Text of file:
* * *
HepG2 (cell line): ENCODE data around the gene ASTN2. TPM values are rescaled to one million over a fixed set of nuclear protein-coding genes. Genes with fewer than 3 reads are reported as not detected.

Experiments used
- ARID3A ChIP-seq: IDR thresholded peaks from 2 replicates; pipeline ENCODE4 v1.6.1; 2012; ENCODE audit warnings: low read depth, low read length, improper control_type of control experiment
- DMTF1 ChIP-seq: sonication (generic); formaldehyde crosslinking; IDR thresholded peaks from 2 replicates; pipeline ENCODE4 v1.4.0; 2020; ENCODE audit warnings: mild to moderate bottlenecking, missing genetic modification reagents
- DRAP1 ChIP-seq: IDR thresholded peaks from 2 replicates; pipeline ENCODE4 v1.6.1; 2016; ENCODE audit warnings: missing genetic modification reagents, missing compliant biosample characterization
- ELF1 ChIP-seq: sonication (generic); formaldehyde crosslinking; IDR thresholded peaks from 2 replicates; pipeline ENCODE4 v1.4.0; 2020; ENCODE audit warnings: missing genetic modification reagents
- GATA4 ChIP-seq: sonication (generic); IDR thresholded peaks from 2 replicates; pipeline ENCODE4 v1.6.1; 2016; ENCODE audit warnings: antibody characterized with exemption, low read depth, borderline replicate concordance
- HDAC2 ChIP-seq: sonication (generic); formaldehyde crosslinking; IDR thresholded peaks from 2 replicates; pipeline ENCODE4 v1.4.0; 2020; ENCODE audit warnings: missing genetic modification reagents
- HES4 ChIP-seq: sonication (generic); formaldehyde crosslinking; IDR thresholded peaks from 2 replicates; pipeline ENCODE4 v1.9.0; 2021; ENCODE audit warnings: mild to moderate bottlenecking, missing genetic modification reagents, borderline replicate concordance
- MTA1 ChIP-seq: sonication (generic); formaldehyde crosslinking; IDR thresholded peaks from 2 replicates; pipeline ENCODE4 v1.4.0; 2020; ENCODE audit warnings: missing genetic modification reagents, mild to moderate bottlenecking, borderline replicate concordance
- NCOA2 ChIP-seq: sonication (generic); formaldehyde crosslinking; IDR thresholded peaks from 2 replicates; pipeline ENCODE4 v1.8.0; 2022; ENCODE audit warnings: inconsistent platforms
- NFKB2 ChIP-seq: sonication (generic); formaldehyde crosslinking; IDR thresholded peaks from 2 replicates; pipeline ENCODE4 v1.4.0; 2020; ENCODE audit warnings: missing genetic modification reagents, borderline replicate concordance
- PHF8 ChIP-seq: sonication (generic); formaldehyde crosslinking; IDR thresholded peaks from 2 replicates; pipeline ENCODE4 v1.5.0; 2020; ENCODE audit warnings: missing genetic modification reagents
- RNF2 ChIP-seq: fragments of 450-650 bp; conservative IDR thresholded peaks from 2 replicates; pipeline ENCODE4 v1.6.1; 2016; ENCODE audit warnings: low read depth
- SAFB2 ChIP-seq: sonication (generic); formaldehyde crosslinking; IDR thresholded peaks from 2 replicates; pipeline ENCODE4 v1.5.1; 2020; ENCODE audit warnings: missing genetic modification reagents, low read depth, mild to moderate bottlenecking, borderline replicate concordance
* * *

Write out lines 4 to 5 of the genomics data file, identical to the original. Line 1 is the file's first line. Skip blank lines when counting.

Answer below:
- DMTF1 ChIP-seq: sonication (generic); formaldehyde crosslinking; IDR thresholded peaks from 2 replicates; pipeline ENCODE4 v1.4.0; 2020; ENCODE audit warnings: mild to moderate bottlenecking, missing genetic modification reagents
- DRAP1 ChIP-seq: IDR thresholded peaks from 2 replicates; pipeline ENCODE4 v1.6.1; 2016; ENCODE audit warnings: missing genetic modification reagents, missing compliant biosample characterization